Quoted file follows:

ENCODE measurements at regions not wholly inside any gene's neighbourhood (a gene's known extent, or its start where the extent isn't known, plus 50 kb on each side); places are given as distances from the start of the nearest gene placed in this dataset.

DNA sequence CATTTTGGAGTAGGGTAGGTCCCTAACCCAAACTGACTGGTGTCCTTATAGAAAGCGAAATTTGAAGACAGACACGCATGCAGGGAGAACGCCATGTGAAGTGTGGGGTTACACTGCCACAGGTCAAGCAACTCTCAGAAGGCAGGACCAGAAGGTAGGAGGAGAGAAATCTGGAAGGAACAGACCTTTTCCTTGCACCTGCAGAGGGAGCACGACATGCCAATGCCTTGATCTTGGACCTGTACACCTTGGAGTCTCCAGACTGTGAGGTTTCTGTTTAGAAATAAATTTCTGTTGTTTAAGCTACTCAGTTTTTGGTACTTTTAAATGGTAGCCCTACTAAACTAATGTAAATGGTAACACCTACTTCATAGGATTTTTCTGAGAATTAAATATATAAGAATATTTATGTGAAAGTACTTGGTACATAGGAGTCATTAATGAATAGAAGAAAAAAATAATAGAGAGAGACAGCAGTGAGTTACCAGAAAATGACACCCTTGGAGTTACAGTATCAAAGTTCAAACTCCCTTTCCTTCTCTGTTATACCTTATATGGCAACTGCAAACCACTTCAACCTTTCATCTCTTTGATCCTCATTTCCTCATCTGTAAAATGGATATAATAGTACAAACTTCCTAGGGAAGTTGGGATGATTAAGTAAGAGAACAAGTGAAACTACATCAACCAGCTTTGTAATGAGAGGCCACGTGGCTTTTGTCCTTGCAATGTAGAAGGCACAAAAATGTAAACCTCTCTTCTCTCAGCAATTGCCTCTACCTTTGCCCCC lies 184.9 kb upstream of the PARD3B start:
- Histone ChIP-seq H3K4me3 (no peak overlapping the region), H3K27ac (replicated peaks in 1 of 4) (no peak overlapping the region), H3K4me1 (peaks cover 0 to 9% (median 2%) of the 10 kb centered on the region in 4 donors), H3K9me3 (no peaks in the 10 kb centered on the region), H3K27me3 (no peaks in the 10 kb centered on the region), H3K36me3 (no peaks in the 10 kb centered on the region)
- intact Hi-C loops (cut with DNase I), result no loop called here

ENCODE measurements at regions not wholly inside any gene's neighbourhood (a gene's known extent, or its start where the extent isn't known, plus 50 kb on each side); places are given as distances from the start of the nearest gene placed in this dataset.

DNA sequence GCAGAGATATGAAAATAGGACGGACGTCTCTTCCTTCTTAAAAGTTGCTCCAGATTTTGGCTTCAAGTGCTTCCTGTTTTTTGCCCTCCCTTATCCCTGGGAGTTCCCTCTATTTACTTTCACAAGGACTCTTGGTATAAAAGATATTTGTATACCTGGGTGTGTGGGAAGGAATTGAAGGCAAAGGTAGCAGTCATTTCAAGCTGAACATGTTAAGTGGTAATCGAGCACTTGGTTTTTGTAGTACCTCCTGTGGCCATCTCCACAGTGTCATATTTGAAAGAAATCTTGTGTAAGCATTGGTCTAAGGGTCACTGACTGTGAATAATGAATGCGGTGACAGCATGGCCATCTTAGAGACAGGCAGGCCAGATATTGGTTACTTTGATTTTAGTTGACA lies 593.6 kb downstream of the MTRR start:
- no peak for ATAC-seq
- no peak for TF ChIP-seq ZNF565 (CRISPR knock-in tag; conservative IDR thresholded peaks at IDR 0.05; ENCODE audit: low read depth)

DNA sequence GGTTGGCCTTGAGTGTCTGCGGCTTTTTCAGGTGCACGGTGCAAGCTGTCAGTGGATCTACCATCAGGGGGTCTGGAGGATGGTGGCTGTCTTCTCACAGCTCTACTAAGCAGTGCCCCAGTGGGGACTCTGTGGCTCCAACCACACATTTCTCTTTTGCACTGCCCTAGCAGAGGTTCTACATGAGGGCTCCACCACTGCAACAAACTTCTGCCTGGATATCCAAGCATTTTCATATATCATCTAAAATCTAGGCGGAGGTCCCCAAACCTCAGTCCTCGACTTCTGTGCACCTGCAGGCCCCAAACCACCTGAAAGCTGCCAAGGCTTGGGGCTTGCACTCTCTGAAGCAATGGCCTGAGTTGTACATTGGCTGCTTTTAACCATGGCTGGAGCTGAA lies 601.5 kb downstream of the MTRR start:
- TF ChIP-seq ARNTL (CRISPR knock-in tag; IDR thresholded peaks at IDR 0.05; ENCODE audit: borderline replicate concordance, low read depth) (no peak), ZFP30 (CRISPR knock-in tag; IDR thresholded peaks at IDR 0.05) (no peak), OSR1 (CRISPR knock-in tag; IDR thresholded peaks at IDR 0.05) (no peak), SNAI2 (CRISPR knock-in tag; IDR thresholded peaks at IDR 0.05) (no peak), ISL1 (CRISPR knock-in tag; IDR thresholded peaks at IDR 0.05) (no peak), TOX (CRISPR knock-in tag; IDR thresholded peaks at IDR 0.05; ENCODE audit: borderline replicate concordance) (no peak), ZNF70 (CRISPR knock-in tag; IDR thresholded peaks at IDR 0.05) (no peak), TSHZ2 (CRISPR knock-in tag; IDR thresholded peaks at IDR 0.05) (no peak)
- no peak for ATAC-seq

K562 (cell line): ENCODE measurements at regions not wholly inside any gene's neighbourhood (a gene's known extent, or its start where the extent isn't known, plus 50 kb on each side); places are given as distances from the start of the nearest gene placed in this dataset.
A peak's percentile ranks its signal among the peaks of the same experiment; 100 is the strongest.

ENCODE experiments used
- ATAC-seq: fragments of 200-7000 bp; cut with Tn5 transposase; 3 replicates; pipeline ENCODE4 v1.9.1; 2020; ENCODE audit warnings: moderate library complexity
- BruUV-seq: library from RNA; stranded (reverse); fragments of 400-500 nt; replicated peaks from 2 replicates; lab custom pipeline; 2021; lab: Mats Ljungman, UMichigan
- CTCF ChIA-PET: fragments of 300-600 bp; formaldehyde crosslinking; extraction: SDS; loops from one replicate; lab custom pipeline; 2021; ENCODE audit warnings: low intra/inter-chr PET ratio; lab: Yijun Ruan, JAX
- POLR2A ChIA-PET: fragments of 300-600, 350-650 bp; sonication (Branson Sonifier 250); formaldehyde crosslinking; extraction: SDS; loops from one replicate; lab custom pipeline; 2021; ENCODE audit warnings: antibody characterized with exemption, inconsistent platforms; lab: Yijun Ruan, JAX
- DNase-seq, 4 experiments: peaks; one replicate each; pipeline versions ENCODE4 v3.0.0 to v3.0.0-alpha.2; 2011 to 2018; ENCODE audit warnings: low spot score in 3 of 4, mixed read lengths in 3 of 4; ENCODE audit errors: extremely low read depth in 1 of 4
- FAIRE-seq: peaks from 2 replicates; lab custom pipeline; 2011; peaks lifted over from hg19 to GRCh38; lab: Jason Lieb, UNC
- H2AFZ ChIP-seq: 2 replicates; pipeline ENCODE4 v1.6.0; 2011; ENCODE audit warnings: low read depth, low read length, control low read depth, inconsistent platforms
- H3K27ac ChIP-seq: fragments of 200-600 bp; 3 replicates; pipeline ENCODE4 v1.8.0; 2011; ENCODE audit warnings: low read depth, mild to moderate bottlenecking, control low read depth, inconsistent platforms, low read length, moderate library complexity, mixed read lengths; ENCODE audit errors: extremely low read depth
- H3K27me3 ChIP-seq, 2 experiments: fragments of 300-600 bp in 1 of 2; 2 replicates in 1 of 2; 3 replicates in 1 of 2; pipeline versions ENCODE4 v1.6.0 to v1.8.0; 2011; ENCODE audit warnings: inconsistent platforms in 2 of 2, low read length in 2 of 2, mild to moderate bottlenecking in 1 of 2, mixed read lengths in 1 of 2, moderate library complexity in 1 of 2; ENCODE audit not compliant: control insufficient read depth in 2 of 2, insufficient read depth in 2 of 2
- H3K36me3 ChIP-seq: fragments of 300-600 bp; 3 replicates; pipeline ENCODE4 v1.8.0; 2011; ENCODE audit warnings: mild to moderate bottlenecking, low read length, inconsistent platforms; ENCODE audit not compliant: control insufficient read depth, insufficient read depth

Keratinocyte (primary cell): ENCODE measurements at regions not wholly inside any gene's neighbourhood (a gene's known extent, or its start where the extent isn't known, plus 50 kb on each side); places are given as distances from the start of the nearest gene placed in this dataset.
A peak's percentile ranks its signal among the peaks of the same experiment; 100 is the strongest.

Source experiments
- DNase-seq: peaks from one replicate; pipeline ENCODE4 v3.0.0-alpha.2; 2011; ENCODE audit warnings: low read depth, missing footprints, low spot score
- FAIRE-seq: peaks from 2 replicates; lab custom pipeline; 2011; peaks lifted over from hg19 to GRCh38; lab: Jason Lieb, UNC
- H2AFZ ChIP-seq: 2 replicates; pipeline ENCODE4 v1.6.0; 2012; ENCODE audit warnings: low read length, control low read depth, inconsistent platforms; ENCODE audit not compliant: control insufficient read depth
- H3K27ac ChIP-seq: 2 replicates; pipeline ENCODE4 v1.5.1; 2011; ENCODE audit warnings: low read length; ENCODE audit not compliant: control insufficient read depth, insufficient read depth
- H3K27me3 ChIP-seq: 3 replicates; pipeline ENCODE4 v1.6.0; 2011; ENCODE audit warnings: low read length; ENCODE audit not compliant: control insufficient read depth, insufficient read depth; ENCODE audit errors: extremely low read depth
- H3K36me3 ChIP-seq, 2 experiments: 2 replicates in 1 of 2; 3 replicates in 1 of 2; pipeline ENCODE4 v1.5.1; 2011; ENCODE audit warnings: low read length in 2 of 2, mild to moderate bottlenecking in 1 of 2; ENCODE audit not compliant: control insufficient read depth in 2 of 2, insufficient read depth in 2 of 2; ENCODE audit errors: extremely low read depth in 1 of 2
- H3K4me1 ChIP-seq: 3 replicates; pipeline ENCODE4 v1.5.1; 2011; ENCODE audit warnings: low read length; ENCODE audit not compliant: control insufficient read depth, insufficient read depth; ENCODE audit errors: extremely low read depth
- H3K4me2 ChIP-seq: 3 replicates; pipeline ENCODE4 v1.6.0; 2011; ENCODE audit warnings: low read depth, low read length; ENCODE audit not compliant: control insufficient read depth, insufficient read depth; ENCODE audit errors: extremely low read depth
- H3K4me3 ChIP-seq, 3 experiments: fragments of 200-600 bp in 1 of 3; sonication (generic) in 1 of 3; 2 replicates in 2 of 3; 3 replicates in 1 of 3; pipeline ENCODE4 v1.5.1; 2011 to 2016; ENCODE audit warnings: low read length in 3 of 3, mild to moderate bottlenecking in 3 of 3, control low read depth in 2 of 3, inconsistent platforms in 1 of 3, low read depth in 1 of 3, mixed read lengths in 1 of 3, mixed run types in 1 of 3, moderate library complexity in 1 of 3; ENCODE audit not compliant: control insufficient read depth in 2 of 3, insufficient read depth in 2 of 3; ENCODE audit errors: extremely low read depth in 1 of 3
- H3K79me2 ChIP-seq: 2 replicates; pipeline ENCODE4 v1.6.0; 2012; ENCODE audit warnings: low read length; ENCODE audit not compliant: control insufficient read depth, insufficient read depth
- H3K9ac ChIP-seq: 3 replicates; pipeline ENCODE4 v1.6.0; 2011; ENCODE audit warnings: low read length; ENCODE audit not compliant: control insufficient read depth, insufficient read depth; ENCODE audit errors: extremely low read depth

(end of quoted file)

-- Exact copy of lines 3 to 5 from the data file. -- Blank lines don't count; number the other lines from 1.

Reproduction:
- Histone ChIP-seq H3K4me3 (no peak overlapping the region), H3K27ac (replicated peaks in 1 of 4) (no peak overlapping the region), H3K4me1 (peaks cover 0 to 9% (median 2%) of the 10 kb centered on the region in 4 donors), H3K9me3 (no peaks in the 10 kb centered on the region), H3K27me3 (no peaks in the 10 kb centered on the region), H3K36me3 (no peaks in the 10 kb centered on the region)
- intact Hi-C loops (cut with DNase I), result no loop called here

ENCODE measurements at regions not wholly inside any gene's neighbourhood (a gene's known extent, or its start where the extent isn't known, plus 50 kb on each side); places are given as distances from the start of the nearest gene placed in this dataset.